Philippine judges, court employees call on top justice to resign

Maria Lourdes Sereno, the first woman to head the 15-member Supreme Court, faces impeachment over accusations she concealed wealth by not filing asset declaration statements for several years before she was appointed. (Reuters)
Updated 12 March 2018

Philippine judges, court employees call on top justice to resign

MANILA: A group of judges and four court employees’ organizations called on Monday for the Philippines’ chief justice to step down and make a “sacrifice” to restore peace and order in the judiciary, a plea she strongly rejected.
Maria Lourdes Sereno, the first woman to head the 15-member Supreme Court, faces impeachment over accusations she concealed wealth by not filing asset declaration statements for several years before she was appointed.
Sereno, 57, refuses to quit amid what she calls bullying by “those in power,” which she says is threatening the independence of the judiciary.
“It is time to let go. Please let the judiciary move on,” says a statement from five groups seeking Sereno’s resignation, read during a Supreme Court flag-raising ceremony attended by several judges.
Sereno is disliked by President Rodrigo Duterte and has voted against several of his controversial proposals, including extending martial law in restive Mindanao, and allowing late dictator Ferdinand Marcos to have a grave at a cemetery for national heroes. The Supreme Court allowed both.
Duterte has accused her of being used by opponents who want to overthrow him, but he has denied having a hand in the impeachment of Sereno, who was appointed in 2012 by his predecessor, Benigno Aquino III.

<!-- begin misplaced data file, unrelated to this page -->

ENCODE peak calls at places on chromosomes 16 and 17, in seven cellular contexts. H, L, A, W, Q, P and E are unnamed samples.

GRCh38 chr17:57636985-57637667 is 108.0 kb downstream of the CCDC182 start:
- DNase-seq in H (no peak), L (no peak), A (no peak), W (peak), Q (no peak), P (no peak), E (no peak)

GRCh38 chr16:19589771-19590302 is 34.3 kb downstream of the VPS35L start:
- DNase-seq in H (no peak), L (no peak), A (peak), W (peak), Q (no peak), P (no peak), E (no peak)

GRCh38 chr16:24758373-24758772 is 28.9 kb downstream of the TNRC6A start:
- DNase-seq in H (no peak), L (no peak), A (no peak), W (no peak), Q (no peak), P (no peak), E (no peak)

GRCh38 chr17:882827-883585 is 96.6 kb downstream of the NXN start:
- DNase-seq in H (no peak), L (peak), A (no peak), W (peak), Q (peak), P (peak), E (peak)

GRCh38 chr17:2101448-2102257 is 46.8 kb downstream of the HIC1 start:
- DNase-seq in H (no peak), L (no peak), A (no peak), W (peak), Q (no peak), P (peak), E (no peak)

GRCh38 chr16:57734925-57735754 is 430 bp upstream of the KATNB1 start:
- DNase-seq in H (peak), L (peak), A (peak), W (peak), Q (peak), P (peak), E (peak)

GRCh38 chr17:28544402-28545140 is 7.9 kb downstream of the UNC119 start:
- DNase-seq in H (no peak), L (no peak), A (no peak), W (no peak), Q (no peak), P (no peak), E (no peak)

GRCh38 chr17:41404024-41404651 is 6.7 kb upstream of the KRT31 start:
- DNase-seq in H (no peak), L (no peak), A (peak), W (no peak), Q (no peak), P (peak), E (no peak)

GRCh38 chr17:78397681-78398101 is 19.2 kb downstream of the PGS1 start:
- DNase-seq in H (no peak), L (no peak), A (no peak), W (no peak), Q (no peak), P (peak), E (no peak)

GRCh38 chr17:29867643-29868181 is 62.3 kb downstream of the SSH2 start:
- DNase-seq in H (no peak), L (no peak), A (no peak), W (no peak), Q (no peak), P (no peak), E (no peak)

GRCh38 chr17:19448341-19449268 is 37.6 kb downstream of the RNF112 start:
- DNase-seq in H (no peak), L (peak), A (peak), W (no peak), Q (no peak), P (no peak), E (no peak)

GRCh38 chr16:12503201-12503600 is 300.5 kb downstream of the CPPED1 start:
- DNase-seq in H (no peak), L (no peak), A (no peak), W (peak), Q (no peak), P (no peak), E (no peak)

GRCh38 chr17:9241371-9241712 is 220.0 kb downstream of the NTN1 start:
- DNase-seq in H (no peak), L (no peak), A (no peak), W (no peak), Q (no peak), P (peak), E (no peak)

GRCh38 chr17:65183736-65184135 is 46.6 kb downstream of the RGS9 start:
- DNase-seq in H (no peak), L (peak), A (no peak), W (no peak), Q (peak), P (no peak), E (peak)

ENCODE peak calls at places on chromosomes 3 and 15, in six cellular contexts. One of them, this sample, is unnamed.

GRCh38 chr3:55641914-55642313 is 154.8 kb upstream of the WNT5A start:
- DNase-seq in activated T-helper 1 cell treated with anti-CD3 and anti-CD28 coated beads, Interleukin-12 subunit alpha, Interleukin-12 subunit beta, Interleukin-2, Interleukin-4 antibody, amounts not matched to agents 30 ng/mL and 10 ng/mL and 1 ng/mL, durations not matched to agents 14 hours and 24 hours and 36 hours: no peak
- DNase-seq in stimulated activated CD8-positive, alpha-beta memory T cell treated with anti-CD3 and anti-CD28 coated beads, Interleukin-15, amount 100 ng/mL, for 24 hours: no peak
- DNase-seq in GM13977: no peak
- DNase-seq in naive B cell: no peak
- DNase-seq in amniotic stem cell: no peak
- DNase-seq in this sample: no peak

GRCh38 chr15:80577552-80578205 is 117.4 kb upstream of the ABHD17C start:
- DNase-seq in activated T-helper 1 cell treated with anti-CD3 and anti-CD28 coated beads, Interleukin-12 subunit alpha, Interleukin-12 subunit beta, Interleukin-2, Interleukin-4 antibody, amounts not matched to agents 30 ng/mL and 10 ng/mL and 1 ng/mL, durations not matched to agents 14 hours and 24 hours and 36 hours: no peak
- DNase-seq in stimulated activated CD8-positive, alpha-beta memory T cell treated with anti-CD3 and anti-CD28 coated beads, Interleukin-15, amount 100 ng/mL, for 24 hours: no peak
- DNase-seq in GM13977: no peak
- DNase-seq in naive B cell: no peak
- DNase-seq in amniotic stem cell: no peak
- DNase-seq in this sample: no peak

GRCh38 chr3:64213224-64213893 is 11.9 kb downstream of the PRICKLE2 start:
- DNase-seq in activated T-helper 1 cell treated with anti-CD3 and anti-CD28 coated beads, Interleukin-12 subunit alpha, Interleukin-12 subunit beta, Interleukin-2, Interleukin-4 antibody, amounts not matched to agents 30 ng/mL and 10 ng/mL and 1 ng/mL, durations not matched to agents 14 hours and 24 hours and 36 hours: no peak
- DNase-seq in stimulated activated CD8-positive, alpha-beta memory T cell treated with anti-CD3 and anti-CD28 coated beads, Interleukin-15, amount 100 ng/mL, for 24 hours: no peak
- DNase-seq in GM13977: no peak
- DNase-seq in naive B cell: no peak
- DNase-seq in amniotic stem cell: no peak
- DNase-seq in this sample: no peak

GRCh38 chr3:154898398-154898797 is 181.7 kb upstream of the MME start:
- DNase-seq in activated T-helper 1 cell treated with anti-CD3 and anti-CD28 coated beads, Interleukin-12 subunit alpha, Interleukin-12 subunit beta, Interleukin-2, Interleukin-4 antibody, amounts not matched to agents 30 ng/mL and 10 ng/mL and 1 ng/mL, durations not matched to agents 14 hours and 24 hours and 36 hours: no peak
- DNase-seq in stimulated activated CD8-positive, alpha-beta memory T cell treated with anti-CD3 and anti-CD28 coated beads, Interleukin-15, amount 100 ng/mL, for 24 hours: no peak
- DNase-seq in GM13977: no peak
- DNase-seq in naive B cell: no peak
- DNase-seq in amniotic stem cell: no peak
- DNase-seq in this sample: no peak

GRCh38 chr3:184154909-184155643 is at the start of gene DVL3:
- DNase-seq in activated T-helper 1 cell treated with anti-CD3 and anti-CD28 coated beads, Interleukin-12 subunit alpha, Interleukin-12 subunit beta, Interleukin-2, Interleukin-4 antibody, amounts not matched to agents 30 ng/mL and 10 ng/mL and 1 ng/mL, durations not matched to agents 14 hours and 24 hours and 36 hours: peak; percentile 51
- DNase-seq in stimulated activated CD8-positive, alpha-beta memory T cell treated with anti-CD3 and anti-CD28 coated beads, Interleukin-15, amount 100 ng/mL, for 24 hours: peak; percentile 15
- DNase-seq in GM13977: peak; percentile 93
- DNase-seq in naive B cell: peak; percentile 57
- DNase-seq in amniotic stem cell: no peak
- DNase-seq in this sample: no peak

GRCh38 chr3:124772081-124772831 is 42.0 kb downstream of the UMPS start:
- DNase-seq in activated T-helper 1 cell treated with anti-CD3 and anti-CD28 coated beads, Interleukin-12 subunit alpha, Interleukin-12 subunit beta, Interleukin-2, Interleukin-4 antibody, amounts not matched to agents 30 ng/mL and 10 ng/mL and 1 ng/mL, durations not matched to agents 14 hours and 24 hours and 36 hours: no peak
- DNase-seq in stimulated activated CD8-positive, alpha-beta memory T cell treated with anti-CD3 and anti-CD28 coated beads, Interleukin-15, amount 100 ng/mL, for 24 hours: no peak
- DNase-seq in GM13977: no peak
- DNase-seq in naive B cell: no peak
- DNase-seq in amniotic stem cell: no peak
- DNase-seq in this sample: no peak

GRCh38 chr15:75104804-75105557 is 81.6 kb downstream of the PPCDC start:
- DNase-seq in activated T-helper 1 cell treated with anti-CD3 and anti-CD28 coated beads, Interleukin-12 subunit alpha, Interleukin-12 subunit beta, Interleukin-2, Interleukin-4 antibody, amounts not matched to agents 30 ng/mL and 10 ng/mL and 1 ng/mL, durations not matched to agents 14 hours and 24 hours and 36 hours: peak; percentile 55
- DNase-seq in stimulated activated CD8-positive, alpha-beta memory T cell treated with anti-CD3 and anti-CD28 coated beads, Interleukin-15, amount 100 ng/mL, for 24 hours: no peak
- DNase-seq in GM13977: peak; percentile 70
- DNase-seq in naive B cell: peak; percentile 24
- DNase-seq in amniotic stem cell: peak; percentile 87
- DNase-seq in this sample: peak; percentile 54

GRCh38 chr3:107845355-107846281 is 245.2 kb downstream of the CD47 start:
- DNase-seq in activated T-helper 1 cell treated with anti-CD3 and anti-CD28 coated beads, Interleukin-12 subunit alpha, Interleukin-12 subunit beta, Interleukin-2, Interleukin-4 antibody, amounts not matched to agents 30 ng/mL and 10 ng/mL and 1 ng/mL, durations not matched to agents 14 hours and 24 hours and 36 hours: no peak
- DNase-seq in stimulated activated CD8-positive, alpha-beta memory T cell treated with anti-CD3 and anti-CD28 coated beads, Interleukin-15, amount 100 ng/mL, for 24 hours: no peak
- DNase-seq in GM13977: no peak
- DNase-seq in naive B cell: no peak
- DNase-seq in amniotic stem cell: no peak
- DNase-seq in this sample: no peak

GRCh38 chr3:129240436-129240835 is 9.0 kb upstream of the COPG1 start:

The impeachment proceedings in Congress, which is dominated by Duterte’s allies, “have put the entire judiciary in disrepute,” says the statement, read by the court’s employees’ group head, Erwin Ocson.
The House justice committee last week found probable cause to impeach Sereno. She reiterated on Monday that she would not resign and said other judges had resisted pressure to join the campaign against her, so they could “maintain the dignity and independence of the judiciary.”
“While the call to resign appeals to my love for the judiciary, it is also out of love for the judiciary that I must continue,” Sereno told reporters.
If the House votes to impeach her, the 23 sitting Senators would serve as judges in a trial at the upper house of the bicameral legislature.


A tale of two cities: Project aims to retell lost stories from Lahore, Delhi

Updated 48 min 18 sec ago

A tale of two cities: Project aims to retell lost stories from Lahore, Delhi

  • Will give migrants a virtual tour of their childhood towns and homes torn apart by partition of 1947

NEW DELHI: Sparsh Ahuja and Ameena Malak grew up listening to their grandparents narrate stories of the partition from 1947.
Ahuja’s grandfather, Ishar Das Arora, was 7 years old when the Indian subcontinent was divided into two by the British, creating India and Pakistan. 
More than 14 million people were displaced at the time, and about one million perished in the fighting that followed.
Arora moved from a Pakistani village, named Bela, to Delhi after living in several refugee camps and escaping the violence.